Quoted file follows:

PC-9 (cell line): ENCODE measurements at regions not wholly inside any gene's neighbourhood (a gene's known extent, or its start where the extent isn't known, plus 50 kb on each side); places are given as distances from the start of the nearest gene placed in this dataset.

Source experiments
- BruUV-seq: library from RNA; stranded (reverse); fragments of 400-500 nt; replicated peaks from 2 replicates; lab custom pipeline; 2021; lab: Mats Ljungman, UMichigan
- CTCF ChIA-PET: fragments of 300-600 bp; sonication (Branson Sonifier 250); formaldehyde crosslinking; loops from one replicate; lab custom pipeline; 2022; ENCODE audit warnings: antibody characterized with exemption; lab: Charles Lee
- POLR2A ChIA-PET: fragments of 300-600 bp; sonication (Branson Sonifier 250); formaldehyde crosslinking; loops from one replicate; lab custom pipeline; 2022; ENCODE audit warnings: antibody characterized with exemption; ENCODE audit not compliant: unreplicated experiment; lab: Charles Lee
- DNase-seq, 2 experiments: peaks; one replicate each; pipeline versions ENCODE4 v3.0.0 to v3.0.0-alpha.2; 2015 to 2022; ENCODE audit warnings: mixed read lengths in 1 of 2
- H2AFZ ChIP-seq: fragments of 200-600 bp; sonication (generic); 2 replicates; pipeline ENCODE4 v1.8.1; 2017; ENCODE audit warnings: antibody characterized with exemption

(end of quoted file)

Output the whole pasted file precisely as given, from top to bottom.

PC-9 (cell line): ENCODE measurements at regions not wholly inside any gene's neighbourhood (a gene's known extent, or its start where the extent isn't known, plus 50 kb on each side); places are given as distances from the start of the nearest gene placed in this dataset.

Source experiments
- BruUV-seq: library from RNA; stranded (reverse); fragments of 400-500 nt; replicated peaks from 2 replicates; lab custom pipeline; 2021; lab: Mats Ljungman, UMichigan
- CTCF ChIA-PET: fragments of 300-600 bp; sonication (Branson Sonifier 250); formaldehyde crosslinking; loops from one replicate; lab custom pipeline; 2022; ENCODE audit warnings: antibody characterized with exemption; lab: Charles Lee
- POLR2A ChIA-PET: fragments of 300-600 bp; sonication (Branson Sonifier 250); formaldehyde crosslinking; loops from one replicate; lab custom pipeline; 2022; ENCODE audit warnings: antibody characterized with exemption; ENCODE audit not compliant: unreplicated experiment; lab: Charles Lee
- DNase-seq, 2 experiments: peaks; one replicate each; pipeline versions ENCODE4 v3.0.0 to v3.0.0-alpha.2; 2015 to 2022; ENCODE audit warnings: mixed read lengths in 1 of 2
- H2AFZ ChIP-seq: fragments of 200-600 bp; sonication (generic); 2 replicates; pipeline ENCODE4 v1.8.1; 2017; ENCODE audit warnings: antibody characterized with exemption